“The way he handled the quarterback situation I thought was really good,” Rivera said. “When Cam got hurt in both of those seasons, he had to adjust working with the guys he did, and he worked with his dad in helping to adjust the offense accordingly. I thought that’s a great step. I just knew that, even though he was going to be a first-time guy, we were getting a guy that can go through the process and be very, very thoughtful.”

That ability to adapt was on display in his debut season in Washington. The team cycled through quarterbacks and finished the season ranked 30th in total yards and 25th in scoring, but parts of Turner’s vision came to light. He used a lot of presnap motion (Washington ran it at the sixth-highest rate, according to Football Outsiders) and showed his ability to get creative, most notably in a 41-16 Thanksgiving victory over Dallas that featured a tight end pass from former quarterback Logan Thomas and the old “Bumerooski,” a trick play Chudzinski ran once, too.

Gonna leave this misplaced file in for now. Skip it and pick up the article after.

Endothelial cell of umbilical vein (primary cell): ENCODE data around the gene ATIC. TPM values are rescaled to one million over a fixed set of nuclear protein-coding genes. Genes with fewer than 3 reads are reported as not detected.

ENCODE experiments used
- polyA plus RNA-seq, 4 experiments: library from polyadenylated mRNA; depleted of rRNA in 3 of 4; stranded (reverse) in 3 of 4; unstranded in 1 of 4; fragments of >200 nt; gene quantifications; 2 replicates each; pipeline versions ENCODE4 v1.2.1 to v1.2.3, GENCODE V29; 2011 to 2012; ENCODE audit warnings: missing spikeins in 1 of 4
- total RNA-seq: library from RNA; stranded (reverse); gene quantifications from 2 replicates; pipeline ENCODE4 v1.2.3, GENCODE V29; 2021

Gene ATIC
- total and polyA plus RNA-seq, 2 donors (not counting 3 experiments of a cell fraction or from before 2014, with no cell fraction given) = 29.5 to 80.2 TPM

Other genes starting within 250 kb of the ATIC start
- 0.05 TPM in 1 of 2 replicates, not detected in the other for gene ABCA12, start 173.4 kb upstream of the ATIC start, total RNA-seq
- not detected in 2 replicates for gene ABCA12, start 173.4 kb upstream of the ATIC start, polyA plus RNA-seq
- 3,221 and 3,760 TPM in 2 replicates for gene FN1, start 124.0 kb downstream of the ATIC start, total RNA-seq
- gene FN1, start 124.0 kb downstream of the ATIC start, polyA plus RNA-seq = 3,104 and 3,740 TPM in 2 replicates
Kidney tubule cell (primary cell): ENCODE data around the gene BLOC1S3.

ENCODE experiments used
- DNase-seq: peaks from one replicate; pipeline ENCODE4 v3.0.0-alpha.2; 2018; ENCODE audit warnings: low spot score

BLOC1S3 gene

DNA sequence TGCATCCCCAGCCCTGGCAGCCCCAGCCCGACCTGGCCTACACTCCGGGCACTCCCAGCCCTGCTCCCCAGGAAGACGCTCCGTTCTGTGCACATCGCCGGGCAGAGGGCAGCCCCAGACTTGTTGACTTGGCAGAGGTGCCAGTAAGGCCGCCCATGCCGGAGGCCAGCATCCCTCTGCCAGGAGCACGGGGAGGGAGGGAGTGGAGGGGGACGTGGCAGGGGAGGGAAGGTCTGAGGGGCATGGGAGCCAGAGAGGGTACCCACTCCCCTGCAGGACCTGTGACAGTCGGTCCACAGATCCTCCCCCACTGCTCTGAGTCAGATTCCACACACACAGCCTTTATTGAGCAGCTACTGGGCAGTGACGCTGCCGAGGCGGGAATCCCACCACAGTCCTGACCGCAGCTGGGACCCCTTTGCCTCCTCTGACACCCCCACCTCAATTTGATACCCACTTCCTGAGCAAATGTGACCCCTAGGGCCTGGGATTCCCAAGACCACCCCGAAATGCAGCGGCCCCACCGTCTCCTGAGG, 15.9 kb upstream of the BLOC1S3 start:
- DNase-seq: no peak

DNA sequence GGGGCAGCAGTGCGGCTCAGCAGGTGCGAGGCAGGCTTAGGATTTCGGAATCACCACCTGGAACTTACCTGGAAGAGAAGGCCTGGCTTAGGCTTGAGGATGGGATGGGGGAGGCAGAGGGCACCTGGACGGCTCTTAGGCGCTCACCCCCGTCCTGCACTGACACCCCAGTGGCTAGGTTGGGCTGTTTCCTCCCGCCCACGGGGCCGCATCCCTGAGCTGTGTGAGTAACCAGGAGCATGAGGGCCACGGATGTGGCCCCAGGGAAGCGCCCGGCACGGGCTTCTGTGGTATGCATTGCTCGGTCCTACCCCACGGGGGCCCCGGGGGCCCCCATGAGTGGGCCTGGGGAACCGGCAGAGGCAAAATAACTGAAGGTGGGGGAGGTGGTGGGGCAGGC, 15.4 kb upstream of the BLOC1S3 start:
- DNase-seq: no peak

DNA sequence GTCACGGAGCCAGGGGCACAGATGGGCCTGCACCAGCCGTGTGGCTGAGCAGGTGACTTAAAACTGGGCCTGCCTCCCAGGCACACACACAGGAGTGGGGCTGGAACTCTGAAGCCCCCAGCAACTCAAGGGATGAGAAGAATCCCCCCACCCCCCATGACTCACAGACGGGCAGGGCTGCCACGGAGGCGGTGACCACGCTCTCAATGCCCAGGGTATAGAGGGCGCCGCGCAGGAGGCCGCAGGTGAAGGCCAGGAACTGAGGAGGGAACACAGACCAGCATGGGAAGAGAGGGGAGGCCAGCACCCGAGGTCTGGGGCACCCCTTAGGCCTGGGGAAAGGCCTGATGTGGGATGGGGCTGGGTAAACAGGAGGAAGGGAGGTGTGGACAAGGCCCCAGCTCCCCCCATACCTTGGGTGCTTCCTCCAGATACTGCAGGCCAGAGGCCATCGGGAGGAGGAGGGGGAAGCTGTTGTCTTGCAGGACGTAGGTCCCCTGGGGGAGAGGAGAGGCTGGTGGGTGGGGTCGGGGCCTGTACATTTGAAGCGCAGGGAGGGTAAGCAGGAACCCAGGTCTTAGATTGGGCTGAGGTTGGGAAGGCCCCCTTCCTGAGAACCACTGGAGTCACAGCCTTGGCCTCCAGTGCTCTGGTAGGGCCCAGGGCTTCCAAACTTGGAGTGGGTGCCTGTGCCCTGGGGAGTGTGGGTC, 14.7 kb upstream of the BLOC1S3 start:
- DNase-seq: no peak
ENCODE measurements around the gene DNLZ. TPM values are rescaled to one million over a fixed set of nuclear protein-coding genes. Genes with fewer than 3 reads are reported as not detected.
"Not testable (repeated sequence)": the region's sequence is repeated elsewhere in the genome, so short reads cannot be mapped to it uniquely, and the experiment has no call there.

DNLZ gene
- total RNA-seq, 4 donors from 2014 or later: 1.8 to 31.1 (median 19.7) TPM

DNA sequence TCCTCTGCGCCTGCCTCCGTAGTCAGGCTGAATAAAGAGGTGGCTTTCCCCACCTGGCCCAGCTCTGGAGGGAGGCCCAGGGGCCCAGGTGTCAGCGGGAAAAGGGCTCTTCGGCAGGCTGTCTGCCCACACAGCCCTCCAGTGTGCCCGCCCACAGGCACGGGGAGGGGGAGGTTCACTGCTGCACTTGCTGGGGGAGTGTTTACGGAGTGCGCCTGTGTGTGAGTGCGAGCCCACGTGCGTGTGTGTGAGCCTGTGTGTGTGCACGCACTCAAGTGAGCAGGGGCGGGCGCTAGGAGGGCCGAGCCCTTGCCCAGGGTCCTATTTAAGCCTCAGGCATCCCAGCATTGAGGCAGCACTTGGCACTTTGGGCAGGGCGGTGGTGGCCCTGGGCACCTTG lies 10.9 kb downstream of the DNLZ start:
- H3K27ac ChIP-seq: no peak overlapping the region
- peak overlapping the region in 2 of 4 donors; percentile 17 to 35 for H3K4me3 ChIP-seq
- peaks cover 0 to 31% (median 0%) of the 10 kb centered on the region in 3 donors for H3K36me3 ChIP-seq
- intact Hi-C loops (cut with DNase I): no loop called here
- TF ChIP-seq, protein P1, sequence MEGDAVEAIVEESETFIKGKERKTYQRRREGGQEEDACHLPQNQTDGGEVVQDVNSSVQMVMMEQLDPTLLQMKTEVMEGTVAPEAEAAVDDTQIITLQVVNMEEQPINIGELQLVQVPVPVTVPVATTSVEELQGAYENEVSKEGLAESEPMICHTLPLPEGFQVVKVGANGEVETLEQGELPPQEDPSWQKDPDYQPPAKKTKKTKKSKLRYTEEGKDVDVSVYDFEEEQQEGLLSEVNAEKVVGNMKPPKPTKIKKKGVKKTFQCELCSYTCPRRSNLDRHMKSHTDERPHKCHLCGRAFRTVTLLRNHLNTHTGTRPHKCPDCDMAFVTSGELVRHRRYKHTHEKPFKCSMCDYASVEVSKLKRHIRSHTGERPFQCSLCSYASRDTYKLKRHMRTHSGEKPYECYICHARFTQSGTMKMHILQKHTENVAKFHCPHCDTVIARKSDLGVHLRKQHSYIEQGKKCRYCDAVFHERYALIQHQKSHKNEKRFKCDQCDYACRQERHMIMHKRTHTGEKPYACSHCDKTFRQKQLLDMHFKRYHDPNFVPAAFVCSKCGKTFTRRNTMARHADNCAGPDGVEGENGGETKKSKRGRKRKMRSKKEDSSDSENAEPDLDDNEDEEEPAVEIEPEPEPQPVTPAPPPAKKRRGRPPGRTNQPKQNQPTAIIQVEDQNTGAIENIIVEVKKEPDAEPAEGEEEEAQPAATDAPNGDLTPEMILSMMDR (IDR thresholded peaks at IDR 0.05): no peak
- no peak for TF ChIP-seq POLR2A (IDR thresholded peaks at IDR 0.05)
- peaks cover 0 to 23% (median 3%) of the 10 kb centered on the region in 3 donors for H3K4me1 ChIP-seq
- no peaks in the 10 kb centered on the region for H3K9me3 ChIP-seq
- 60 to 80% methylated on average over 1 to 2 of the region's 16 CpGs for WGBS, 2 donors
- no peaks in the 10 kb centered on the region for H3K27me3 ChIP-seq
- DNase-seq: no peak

“When I call a trick play, it’s not because I think it’s cool. It’s because I think it’s going to help us score points,” Turner said. “And within the rules of football, you can do a lot of different stuff. So I just try to think about what our players can do, how the defense is going to respond and then fit that together to score as many points and get as many first downs as we can.”

Of course, Turner has known the cruel realities of the coaching profession since witnessing his father’s final days in Washington. In December 2000, owner Daniel Snyder fired Norv, who fought back tears during his final news conference while lamenting that he didn’t have the chance to finish the year with the team still in playoff contention.

“There’s a million things that were just a part of me growing up. Coaching is what it is,” Turner said. “No one was happy with the way that it ended when my dad got let go. But unfortunately, it’s part of the job, and you take it personal because it is personal because of how hard you work at it. But I think time heals all wounds. And you realize that it’s a business and you got to move on.”

During offseason workouts in the spring, Norv attended his first Washington practices since his firing two decades ago, and he met with Snyder. “Dan and I had a great conversation and a visit,” Norv said, “and I just like where they are as an organization right now.”

A mix of old and new